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Friday, August 26, 2022

Ostrich Policy - Emu bubble burst a decade ago !!

The promise was irresistible— big  advertisements in television channels and newspapers  offering freebies, tempting with ‘rag to riches’ stories.  Gullible  people started investing without knowing ‘what Emu was’ and the ‘nuances of Emu farming’.  They got carried by empty prattles of some Firms offering the chicks and buying the same back at a higher price after a few months !!  - they believed that emus would grow big, inturn making them richer, which was not to happen……….got carried by the offer of Emu Farms,  demanding  Rs 1.5 lakh as deposits and the promised return of  Rs 6,000 per month for three years and – as a freebie,  a gold coin.     In a short time, farmers in Rasipuram waited in long queues to deposit their savings and 100s of Emu farms sprung up in Salem and Erode.    The formula to success was simple – start Emu farm in around an acre, purchase up to 50 nos 3 month old chicks, provide good organic feed, drinking water  - in a few months, you will have well grown birds, breed to more and you have more money out of them…… dreams – chase dreams..

In a few years time, they realised it hard – it was only a bubble waiting to burst.  A decade ago -  a case was filed against  Tamil actors Sarathkumar and Sathyaraj, both brand ambassadors of Susi Emu Farms in Perundurai which had defaulted in settling the dues of depositors.  Immediately thereafter, a high Police Official went on media stating  - No case was registered against actors stating that though the  complainant mentioned about the advertisement films featuring the actors, the case was registered against 8 persons only, including  owner of the firm.  The high official queried - “If an actor acts in a cigarette company advertisement, how can a smoker complain that his health was affected due to the actor as he started smoking after seeing the film?” an act of a flightless bird vanishing in thin air !

Struthionidae is a family of flightless birds, containing the extant ostriches and their extinct relatives. The two extant species of ostrich are the common ostrich and Somali ostrich, both in the genus Struthio, which also contains several species known from Holocene fossils such as the Asian ostrich.  Sure most of us  would not recognize ‘genus Dromaius’ - the largest bird native to Australia and the only extant member of the genus – the Emu.  It is the second-largest extant bird in the world by height, after its ratite relative, the Ostrich.  .. ..and have you heard of ‘Ostrich Policy’ !

Ostriches are large, flightless birds that have long legs and a long neck that protrudes from a round body. Males have bold black-and-white coloring that they use to attract females. Females, on the other hand, are light brown. Ostriches are bigger than any other bird in the world. They can grow up to 9 feet (2.7 meters) tall and can weigh up to 320 pounds (145 kilograms), according to the African Wildlife Foundation and an ostrich's eyes are 2 inches (5 centimeters) in diameter — the largest of any land animal. The ostrich is the only bird that has two toes on each foot.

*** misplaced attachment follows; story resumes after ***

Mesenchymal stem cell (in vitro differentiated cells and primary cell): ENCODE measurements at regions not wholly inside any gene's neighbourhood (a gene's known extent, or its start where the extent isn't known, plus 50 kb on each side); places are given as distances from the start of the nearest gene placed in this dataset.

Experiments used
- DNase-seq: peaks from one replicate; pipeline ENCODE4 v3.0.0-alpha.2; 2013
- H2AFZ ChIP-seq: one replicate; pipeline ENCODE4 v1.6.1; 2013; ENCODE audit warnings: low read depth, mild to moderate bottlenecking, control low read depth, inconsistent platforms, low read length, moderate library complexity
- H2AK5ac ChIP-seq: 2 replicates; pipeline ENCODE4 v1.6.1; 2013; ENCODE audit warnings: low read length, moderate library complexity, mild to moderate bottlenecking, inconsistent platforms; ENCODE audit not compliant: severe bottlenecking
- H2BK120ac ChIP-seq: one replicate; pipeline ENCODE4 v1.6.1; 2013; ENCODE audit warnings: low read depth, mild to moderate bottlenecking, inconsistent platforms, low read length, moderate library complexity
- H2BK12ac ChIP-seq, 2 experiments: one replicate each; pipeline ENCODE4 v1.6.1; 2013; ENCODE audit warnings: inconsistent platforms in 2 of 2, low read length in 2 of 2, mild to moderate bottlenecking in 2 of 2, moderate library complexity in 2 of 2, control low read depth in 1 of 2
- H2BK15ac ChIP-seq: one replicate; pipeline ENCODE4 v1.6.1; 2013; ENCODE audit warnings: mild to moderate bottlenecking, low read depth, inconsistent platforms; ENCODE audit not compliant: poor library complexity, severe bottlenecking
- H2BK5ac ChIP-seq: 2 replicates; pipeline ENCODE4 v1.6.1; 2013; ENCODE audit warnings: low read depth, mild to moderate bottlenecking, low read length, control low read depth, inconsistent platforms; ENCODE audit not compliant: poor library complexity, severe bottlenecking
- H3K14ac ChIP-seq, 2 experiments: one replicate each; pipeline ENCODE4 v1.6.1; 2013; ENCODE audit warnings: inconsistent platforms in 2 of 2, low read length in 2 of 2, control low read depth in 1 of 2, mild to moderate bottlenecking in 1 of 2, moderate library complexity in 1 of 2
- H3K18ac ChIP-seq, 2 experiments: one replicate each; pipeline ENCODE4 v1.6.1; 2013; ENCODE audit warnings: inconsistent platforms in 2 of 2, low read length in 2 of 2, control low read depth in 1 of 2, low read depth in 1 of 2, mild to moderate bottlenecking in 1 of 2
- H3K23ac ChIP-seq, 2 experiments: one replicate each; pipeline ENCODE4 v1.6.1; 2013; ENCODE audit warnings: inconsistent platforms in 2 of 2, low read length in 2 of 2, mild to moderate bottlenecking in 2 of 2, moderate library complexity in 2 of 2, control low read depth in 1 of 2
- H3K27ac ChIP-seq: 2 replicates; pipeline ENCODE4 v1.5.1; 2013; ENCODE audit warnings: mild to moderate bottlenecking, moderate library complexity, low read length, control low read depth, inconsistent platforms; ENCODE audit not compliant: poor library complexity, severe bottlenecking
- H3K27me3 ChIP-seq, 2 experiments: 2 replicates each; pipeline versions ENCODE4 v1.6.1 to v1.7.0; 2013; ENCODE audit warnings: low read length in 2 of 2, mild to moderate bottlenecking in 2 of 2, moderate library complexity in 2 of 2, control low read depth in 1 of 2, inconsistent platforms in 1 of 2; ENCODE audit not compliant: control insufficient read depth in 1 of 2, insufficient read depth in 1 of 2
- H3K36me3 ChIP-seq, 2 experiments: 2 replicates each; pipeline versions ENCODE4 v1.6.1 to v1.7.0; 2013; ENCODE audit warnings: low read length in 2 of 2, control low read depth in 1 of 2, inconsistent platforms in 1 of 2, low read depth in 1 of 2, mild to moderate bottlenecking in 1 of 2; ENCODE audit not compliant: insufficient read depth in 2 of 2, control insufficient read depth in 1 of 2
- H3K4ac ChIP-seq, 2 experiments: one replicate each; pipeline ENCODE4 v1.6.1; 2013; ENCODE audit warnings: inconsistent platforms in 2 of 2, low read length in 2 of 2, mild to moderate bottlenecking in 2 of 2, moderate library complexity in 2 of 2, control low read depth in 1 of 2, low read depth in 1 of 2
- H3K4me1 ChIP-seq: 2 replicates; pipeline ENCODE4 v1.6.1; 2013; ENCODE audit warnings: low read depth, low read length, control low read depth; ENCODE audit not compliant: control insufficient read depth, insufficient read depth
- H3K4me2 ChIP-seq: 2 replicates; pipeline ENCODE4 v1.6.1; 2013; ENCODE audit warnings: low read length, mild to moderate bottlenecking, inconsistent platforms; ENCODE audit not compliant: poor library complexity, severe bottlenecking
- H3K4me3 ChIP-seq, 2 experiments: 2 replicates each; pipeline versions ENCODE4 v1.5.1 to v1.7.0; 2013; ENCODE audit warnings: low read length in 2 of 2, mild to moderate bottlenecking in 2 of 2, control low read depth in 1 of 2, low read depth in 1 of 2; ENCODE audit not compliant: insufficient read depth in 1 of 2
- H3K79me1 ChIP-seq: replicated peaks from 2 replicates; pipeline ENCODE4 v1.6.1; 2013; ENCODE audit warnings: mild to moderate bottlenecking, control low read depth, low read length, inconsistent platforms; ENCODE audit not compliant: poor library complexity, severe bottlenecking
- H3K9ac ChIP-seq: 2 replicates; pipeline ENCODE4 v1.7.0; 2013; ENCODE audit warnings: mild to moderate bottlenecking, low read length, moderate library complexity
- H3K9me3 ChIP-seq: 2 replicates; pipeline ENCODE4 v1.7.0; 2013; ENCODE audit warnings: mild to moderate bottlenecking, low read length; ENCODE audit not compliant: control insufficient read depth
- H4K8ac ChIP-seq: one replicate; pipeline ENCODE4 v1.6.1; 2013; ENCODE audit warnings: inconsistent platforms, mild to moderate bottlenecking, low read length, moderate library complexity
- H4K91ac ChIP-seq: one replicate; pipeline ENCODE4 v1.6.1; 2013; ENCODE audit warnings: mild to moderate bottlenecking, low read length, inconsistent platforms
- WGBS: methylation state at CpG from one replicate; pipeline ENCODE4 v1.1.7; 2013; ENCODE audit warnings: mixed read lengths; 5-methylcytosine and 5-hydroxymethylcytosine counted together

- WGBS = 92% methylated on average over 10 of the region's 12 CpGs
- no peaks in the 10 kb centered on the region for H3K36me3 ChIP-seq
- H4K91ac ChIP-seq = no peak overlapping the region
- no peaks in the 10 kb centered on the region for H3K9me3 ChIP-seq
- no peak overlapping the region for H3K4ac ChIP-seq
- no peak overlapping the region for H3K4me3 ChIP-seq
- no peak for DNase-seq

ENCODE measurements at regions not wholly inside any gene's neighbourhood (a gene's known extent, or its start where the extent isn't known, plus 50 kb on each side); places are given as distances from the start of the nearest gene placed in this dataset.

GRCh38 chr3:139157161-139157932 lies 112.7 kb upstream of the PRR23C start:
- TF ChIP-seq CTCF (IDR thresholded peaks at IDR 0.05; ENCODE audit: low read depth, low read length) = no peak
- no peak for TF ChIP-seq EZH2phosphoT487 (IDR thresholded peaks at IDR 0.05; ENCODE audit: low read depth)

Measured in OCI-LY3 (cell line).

Ostriches are omnivores,   they eat both vegetation and meat. Although they prefer plants — especially roots, seeds and leaves — they also eat locusts, lizards, snakes and rodents.  They also eat sand and pebbles, to help grind up their food inside their gizzard, which is a small pouch where food is crushed and ripped up before it reaches the stomach.  Ostriches don't need to drink water; they get all the water they need from the plants they eat. However, they do drink if they come across a watering hole. Male ostriches are called cocks or roosters, and females are called hens. A group of ostriches is called a flock. Flocks can consist of up to 100 birds. 

A man dressed as an eight foot tall ostrich with a towering bird neck strapped to his head was successfully pinned down with a fishing net after running amok in a Thailand zoo this week. The staff member was taking part in a training drill designed to ensure the animal was unable to escape its enclosure, should the real-world situation ever arise.

Although the ostrich is a flightless bird, it is a risk that the popular northern Thailand zoo – home to about 400 animal species – isn’t willing to take. The Chiang Mai Zoo director, revealed the “wild animal management plan” which simulated various emergency situations including an ostrich falling out of its nest. The animal care worker dressed as the native African bird “fell out” of its animal show area, prompting colleagues to pursue the man on foot, a series of photos uploaded by the zoo revealed. Eventually, the man was seen captured and escorted by three fellow staff members, including one man holding a giant fishing net. The zoo said the training provided preparation for “managing a real situation” and included measures to control animal emergencies and guidelines to follow in such situations.

The ostrich is the world’s largest bird,  and a frightened ostrich can run at up to 45mph (70km/h) and can deliver powerful kicks capable of killing lions and other large predators. It is unclear whether the zoo’s resident giant pandas, hippopotamus or penguin colony will be the subject of similar training drills.

"Ostrich policy" is a metaphoric expression referring to the tendency to ignore obvious matters and pretend they do not exist;  the expression derives from the supposed habit of ostriches to stick their head in the sand rather than face danger. But .. .. Ostriches do not actually bury their heads in the sand to avoid danger.

With regards – S. Sampathkumar
26th Aug 2022. 

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